Oral health and dental services – a new focus on outcomes

Earlier this year I had a chance to meet up with a local dental practice in Cefn Coed to talk about the importance of oral health and dental care in our local health and social care services.

In spite of some significant initiatives like Designed to Smile  the rates of dental disease amongst local children and adults remain too high. Many of the risk factors are common to other conditions and can be changed by behaviour. Campaigns like Baby Teeth Matter – initially launched in Merthyr Tydfil – are important.

The meeting emphasised to me the importance of preventative work from early in life and the action we can all take to improve oral health. The conversation also pointed to the importance of directing our funds towards this preventative agenda and not just focusing on payment for activity rates. Somewhat bizarrely I learnt that the dental contractual arrangements – NHS Unit of Dental Activity (UDA) -pays for treatment and not prevention. Yet again it is an example of the clear need to focus resources on outcomes – improved oral care- and not just for activity outputs.

So I took a keen interest in the publication of “The oral and dental services response” in July 2018 as part of  A Healthier Wales – the new new plan for Health and Social Care in Wales.

In moving oral health forward this new strategy seeks to support new models of care and strengthen leadership within dental teams for improving local delivery within a framework of national standards. The strategy recognises that the contract needs to reform more quickly so that other members of the dental team can deliver the preventative interventions required in our communities.The strategy states that the Welsh Government will expect Health Boards, NHS Business service Authority and dental teams to measure need and outcome in all apsects of dental care delivery. This is to be welcomed as the evidence suggests that a disproportionate amount of NHS dentistry resource is spent on a cohort of patients who have relatively low rates of oral disease. I heard about the local experience of this during my visit.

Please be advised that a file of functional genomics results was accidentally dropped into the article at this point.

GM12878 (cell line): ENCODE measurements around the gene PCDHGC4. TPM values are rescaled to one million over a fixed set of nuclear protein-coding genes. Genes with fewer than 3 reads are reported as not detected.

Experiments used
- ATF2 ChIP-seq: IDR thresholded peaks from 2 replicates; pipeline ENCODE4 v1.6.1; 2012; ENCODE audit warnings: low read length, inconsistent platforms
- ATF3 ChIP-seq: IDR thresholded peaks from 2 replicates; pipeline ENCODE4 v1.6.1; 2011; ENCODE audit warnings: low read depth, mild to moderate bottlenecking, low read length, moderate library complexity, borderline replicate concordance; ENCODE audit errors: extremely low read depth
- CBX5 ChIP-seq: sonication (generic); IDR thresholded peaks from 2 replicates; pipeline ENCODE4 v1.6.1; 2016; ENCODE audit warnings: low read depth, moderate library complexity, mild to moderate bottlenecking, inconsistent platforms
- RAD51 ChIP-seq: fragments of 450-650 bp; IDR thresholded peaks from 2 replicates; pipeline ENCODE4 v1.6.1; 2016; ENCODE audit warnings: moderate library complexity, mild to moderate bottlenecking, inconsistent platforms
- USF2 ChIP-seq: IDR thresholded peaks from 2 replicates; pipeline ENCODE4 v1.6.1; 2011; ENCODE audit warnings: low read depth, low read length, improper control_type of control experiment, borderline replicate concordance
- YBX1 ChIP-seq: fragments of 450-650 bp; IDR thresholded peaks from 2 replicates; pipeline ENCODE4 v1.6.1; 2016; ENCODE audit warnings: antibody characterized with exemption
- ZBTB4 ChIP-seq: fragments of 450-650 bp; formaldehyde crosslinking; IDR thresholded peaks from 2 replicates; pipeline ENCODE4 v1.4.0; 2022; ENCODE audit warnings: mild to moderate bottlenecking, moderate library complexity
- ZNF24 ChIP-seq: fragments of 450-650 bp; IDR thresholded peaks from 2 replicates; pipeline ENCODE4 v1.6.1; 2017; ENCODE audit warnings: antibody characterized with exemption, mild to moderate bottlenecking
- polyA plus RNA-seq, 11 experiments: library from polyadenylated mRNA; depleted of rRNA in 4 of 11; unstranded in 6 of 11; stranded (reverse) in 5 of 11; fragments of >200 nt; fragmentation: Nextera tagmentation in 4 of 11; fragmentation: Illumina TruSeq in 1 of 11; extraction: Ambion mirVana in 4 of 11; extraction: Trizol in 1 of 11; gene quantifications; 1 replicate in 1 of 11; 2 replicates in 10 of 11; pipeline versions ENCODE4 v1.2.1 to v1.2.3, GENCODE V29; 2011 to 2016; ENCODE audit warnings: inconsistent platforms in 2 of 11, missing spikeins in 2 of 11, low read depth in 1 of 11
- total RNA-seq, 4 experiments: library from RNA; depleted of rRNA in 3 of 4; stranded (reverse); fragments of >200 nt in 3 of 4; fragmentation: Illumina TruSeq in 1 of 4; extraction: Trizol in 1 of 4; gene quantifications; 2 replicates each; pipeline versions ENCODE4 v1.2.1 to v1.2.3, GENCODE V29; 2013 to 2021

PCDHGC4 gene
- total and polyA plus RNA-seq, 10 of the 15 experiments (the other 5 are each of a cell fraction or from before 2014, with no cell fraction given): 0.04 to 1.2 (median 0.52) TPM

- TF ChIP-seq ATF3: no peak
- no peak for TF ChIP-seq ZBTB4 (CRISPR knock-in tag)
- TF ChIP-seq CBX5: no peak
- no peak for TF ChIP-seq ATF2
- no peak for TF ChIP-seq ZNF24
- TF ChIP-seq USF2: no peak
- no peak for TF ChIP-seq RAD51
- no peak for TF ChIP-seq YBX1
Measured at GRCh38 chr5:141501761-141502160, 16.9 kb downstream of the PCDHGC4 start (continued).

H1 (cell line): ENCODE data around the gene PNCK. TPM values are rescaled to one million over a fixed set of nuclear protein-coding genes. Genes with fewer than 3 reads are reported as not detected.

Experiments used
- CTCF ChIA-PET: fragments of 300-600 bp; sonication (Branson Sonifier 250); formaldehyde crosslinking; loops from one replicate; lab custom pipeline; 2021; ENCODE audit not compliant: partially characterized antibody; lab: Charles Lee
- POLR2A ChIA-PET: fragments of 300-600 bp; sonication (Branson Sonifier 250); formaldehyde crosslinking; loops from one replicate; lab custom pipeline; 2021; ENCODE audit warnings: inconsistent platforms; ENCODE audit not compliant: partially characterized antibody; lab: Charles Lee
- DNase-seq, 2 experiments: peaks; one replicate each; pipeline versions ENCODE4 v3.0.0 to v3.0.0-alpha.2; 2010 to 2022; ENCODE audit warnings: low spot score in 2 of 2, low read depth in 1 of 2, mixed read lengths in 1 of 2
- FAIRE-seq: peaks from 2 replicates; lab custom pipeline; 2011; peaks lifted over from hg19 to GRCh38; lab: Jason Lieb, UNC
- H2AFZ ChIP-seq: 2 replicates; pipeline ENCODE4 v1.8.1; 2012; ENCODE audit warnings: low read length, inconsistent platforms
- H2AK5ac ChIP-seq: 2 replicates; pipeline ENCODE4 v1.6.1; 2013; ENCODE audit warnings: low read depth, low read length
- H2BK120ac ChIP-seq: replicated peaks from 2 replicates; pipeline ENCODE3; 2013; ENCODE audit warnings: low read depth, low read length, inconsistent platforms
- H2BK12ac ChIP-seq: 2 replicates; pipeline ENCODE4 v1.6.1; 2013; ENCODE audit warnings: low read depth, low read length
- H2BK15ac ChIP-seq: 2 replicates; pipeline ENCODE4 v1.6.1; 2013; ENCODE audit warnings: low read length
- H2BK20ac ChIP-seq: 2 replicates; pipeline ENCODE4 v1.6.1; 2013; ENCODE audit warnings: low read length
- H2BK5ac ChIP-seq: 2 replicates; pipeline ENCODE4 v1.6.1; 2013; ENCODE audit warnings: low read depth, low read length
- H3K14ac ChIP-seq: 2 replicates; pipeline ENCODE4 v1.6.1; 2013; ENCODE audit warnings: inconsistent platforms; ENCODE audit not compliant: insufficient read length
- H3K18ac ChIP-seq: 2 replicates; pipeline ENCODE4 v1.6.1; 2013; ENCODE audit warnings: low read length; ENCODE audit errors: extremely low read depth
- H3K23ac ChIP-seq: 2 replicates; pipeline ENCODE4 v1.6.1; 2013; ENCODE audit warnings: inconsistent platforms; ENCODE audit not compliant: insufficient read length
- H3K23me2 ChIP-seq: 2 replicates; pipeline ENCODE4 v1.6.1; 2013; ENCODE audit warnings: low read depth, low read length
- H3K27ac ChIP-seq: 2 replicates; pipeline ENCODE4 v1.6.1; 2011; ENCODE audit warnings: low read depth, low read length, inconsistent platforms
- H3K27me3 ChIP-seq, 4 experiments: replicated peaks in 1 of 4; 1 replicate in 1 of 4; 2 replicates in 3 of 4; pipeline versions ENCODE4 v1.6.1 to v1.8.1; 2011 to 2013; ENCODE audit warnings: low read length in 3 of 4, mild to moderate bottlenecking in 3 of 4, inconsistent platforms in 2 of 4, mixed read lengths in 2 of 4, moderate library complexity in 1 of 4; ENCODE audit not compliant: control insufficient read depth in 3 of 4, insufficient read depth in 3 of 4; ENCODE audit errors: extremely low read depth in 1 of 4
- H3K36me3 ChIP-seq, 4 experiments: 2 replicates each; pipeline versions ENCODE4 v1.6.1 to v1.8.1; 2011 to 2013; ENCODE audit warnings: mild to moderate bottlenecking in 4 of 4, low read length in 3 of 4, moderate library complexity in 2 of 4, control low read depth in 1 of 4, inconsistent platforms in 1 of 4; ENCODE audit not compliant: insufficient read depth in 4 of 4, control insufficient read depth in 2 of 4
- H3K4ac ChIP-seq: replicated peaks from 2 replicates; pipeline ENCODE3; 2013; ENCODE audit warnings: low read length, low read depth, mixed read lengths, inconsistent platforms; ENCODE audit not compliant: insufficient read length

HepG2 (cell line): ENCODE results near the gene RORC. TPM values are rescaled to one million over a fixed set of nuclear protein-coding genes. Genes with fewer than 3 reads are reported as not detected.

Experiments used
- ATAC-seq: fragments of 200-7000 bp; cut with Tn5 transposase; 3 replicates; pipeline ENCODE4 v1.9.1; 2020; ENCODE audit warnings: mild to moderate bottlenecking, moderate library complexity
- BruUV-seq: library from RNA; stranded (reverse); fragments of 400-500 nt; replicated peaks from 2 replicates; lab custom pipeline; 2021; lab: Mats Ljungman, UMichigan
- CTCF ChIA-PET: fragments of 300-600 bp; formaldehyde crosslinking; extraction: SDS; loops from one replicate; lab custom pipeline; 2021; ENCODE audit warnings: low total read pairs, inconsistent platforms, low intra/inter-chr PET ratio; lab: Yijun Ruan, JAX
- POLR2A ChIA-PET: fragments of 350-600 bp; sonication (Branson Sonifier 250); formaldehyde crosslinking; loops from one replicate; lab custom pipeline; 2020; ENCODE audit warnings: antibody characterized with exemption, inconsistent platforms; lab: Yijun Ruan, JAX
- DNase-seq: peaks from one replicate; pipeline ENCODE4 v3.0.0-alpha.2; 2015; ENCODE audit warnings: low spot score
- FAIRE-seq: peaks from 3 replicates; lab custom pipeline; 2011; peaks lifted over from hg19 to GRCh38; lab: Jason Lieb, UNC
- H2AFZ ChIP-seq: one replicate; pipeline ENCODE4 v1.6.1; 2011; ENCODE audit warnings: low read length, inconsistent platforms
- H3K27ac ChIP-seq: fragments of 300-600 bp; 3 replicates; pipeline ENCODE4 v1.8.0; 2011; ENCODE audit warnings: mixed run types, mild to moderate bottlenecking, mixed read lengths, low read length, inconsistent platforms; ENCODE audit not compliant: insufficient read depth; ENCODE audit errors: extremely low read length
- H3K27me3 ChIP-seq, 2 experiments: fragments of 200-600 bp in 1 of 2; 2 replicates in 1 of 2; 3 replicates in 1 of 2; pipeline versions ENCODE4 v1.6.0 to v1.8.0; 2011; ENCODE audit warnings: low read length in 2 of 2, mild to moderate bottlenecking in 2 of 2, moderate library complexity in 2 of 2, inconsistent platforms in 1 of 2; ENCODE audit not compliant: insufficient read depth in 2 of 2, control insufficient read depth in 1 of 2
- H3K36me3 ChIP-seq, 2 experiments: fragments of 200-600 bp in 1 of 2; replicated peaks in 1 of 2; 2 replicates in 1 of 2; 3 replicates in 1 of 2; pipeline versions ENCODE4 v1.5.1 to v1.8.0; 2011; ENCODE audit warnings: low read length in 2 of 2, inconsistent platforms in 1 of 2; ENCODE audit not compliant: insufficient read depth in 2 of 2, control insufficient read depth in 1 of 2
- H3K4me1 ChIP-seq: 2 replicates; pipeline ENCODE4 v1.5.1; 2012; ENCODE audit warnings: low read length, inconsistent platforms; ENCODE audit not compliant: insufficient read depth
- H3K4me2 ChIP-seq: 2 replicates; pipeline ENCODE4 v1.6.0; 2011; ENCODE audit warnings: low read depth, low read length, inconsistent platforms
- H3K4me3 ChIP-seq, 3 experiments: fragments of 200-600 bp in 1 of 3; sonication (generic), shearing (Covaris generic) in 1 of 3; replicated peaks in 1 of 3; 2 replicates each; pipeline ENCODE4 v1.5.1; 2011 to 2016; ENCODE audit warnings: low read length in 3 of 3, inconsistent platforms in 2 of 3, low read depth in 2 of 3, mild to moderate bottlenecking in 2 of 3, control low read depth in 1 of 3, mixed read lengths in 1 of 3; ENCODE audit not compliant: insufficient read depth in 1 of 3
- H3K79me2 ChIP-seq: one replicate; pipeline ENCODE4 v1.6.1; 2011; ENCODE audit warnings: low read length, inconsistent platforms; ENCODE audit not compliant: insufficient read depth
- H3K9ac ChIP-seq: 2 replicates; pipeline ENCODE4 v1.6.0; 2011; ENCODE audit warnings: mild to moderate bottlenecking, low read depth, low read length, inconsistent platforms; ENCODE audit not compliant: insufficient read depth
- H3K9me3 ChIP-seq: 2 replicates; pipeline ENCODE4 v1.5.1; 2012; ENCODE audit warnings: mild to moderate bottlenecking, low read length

So NHS primary dental care services will strengthen their work in delivering evidence-informed personalised preventative-led care.

Oral health care will also be a bigger factor in the wider determinants of health so we encourage living and working environments that can improve oral health.

So the commitment to Designed to Smile   will continue with a programme to keep children decay-free by age 5.

The Welsh Government will encourage reforms to existing contracual arrangements so we se more sustainable, innovative practice that can embrace technological change and the skills mix in  local dental teams and networks with greater use of hygenists, therapists and specialist services. the Welsh Government will use innovation fund monies to facilitate these changes.

So for the 2018-2021 period the Welsh Government say that success in dentistry will have five key features:

  • Timely access to prevention focussed NHS dental care,
  • Sustained and whole system change underpinned by contract reform,
  • Teams that are trained, supported and delivering,
  • Oral health intelligence and evidence driving improvement,
  • Improve population health and well-being.

So here is another example of an important preventative and treatment service on a journey of reform but I for one welcome the increasing emphasis on outcomes  – better oral health in Merthyr Tydfil and Rhymney.

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